Miners counting on tax to stand

Concerns have been raised over the future of the mining tax as a hung parliament may force Labor to make deals on the tax rate.

A number of miners have put forward their belief that Julia Gillard will stick to her mining tax promise, despite Labor’s deal with the Greens.
This comes after concerns were raised that Labor may renege on its deal in order to gain greater support from the Greens and independent Tasmanian minister Andrew Wilkie.
While the current Government agreed to set the tax rate at 30%, elements within the Greens have pushed for it to be raised to 50%.
Miners such as Rio Tinto Iron Ore head Sam Walsh were assured that the deal struck will Gillard will stand.
"It would surprise me very greatly if the deal that was done was actually changed down the track," Walsh said.
"As the Prime Minister has said, she will put the legislation to the house on the basis of the agreement that was made.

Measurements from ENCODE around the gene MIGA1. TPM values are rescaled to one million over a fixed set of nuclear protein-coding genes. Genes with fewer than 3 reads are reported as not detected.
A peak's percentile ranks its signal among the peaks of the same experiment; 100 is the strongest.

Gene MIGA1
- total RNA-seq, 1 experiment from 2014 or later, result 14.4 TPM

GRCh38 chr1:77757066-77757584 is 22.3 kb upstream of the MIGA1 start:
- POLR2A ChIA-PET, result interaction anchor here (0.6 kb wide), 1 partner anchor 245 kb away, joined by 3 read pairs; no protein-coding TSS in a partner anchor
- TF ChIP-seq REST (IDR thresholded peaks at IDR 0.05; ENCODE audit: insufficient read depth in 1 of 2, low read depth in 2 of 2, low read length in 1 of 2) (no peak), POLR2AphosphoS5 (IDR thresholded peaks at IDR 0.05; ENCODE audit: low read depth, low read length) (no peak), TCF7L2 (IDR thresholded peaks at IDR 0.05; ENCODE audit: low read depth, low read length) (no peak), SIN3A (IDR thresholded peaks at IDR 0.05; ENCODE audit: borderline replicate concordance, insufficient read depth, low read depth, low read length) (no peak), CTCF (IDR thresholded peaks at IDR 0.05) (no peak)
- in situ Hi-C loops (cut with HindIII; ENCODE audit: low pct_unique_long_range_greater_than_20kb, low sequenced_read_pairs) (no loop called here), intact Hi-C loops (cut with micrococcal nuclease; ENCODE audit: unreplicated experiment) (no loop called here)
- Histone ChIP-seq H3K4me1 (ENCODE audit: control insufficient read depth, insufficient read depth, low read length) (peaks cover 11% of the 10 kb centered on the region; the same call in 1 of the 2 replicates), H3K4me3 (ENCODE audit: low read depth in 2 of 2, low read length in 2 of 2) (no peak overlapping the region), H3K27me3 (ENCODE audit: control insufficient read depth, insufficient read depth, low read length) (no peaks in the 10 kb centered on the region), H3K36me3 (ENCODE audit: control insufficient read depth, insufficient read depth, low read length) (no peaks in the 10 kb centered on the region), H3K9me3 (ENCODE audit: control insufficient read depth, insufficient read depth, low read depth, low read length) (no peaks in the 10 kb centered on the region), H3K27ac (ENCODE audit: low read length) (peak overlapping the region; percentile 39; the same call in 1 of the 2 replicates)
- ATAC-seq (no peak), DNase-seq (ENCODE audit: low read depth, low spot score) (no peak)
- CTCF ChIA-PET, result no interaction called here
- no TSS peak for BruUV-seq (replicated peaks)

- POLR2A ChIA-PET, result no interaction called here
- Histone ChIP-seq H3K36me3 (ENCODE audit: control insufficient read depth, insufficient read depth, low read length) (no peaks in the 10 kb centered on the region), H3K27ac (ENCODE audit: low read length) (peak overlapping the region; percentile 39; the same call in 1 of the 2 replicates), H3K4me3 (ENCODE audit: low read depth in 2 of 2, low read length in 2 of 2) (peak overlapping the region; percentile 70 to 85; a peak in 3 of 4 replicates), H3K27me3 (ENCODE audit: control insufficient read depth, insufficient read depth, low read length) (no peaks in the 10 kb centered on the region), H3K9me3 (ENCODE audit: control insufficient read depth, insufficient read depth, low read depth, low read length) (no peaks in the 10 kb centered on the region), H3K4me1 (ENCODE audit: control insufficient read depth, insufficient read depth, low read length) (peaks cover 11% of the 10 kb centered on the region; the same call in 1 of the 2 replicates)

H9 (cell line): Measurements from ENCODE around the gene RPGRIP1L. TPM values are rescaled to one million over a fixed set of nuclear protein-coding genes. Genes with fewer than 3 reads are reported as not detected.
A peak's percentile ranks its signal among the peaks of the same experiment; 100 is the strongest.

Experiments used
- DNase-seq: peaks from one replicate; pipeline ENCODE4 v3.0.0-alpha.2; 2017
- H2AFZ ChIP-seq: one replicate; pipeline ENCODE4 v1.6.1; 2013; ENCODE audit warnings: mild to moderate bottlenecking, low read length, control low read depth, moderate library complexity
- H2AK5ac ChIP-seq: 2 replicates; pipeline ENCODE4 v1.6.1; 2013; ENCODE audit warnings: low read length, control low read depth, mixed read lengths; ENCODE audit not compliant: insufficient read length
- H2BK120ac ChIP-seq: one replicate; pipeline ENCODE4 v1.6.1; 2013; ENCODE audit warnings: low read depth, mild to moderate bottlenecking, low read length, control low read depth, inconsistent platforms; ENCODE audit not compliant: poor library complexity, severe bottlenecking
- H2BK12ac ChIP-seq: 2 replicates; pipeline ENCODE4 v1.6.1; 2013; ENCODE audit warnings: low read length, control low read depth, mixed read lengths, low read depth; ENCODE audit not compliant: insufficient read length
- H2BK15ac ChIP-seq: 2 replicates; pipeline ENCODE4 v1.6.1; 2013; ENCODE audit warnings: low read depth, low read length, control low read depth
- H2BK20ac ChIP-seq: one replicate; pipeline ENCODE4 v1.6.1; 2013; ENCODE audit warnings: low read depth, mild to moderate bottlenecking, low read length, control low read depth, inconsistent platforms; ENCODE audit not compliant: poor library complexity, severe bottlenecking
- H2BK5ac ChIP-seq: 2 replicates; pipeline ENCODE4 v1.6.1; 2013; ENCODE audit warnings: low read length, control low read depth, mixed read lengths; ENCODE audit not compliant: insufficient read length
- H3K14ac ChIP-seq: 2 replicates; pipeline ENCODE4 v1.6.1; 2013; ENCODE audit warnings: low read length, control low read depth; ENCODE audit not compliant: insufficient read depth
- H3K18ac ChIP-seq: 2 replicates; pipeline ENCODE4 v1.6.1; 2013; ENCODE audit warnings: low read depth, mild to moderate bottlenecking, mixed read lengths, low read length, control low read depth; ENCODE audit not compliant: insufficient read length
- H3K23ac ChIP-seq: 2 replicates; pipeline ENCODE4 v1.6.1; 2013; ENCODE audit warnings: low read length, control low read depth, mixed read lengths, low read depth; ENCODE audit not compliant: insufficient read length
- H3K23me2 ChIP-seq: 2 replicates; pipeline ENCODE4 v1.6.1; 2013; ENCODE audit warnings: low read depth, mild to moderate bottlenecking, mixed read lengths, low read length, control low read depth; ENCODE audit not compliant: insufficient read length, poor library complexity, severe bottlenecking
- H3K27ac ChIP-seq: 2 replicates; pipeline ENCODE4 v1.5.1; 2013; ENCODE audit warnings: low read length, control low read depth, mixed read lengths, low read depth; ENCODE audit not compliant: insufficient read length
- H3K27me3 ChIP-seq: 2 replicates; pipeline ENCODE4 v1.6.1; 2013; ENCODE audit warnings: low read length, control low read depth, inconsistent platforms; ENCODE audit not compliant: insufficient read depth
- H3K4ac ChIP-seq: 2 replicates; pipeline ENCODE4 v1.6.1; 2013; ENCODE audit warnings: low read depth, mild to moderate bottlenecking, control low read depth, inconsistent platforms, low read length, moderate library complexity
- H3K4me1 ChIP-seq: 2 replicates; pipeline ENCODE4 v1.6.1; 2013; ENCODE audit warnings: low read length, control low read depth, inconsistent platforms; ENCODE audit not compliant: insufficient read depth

“I accept her word on that."
Mining industry body, the Minerals Council of Australia, also expected that the agreed upon rates in the Mineral Resources Rent Tax would stand.
However, Wilkie has called for further talks on the proposed MRRT, while fellow independent Rob Oakeshott has met with Fortescue Metals chief Andrew Forrest, the two agreeing on a plan to hold a taxation summit.
Oakeshott explained that while he supported an increase on mining taxes, the Government’s implementation has been left wanting.
Commenting on the Henry Tax review recommendations, Oakeshott said “shifting from state-based royalties to a resource rent tax is quite a sensible recommendation; and while other disagree I think everyone is on a common page that if we’re serious about tax reform, let’s have a big, open discussion.”
"Government hasn’t really responded to the recommendations in that report at length and in full, and they should."
Forrest agreed with Oakeshott’s view on the process of various mining taxes implementation.
"There simply wasn’t open, full and transparent discussion on the future of tax reform in Australia; certainly not as it applied to the resources sector which, if you like, was more of a surprise attack on May 3," he said.

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